Among the young and those with small account balances, which is not necessarily … constrained to only the young, there is an extraordinarily high probability that when you leave one job for another, that instead of rolling over those monies to an IRA or to a new employer or keeping it with the old employer, you'll actually take the monies out. … Once that money is out, it's probably never going to go back into your overall retirement accumulation.
How big is this problem of leakage, of people cashing out their 401(k) plan when they move from one job to another?
The problem is actually quite large. If you look at people in their 20s, about 70 percent of the people cash out [their 401(k)s]. If you even go up into the 30s, you're still talking about maybe 55 percent of individuals cashing out their account balances -- monies that were there for retirement being spent on other purposes.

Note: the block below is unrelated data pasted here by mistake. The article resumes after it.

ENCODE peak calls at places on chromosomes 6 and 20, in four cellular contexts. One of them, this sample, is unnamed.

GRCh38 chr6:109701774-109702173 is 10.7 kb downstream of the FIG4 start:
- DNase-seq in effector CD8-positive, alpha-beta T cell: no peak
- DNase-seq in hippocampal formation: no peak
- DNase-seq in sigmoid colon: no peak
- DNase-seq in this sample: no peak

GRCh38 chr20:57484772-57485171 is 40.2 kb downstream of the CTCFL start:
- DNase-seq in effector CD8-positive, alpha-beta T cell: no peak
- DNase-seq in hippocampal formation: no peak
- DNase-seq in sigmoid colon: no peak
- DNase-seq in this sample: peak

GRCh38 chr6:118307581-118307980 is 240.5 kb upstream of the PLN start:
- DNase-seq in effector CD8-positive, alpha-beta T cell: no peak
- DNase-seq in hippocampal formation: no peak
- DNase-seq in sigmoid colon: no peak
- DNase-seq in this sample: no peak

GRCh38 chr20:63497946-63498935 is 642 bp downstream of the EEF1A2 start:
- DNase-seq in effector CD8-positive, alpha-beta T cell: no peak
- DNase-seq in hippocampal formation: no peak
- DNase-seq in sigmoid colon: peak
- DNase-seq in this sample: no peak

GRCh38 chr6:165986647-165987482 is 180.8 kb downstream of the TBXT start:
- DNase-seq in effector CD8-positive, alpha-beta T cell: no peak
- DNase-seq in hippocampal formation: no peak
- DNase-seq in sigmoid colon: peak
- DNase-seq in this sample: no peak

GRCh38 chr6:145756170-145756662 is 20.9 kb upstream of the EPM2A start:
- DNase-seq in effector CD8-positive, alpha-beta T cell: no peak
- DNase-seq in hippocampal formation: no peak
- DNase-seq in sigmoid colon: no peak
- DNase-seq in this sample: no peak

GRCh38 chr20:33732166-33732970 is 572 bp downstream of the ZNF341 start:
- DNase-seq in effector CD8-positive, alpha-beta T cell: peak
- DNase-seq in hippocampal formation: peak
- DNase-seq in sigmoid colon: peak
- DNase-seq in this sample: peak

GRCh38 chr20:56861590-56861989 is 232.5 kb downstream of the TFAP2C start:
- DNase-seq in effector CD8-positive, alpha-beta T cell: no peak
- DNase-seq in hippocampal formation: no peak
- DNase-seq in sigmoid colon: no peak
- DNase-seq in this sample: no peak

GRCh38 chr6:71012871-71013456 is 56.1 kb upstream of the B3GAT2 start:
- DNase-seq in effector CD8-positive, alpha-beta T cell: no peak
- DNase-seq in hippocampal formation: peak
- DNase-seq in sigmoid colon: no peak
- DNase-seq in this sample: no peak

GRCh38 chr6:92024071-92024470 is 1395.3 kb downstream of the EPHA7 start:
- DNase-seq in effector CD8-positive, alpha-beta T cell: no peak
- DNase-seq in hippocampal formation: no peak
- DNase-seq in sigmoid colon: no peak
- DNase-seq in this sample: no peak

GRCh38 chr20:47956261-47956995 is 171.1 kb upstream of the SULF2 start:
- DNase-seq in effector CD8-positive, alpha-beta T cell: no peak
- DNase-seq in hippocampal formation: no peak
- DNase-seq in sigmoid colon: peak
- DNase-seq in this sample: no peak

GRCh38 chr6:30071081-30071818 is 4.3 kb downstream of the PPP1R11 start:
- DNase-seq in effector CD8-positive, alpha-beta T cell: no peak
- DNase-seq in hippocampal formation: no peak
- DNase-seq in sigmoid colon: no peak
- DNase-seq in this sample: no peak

So the whole idea of saving for 40 years goes out the window, and suddenly you're now saving for 20 or 25 years.
That's a major problem.
When people retire and they get their hands on the money, is there a danger that someone will spend the money too fast because they don't have any idea how long they're going to live? How can you track that?
If you take a look at some of the government studies that have been done in the last 10 years that track individuals every two years after they retire, and you compute how much they should be spending each year to be able to maintain [their savings] to at least life expectancy, … you find a substantial portion of them spending down the monies [more] quickly than they should in that case.
A substantial portion? Ten percent? Fifty percent?
It's certainly around 25 percent to 30 percent under most assumptions we've made.
So if you're saying most people didn't have a sufficiently large 401(k) balance to begin with, are you then saying on top of that, 25, 30 percent of them are spending out their balances too fast?
I would say there are many fixes that are relatively easy to accomplish that would get much of the perceived problem taken care of almost instantaneously.
Automatic enrollment. Automatic enrollment takes care of those low-participation-rate problems we mentioned.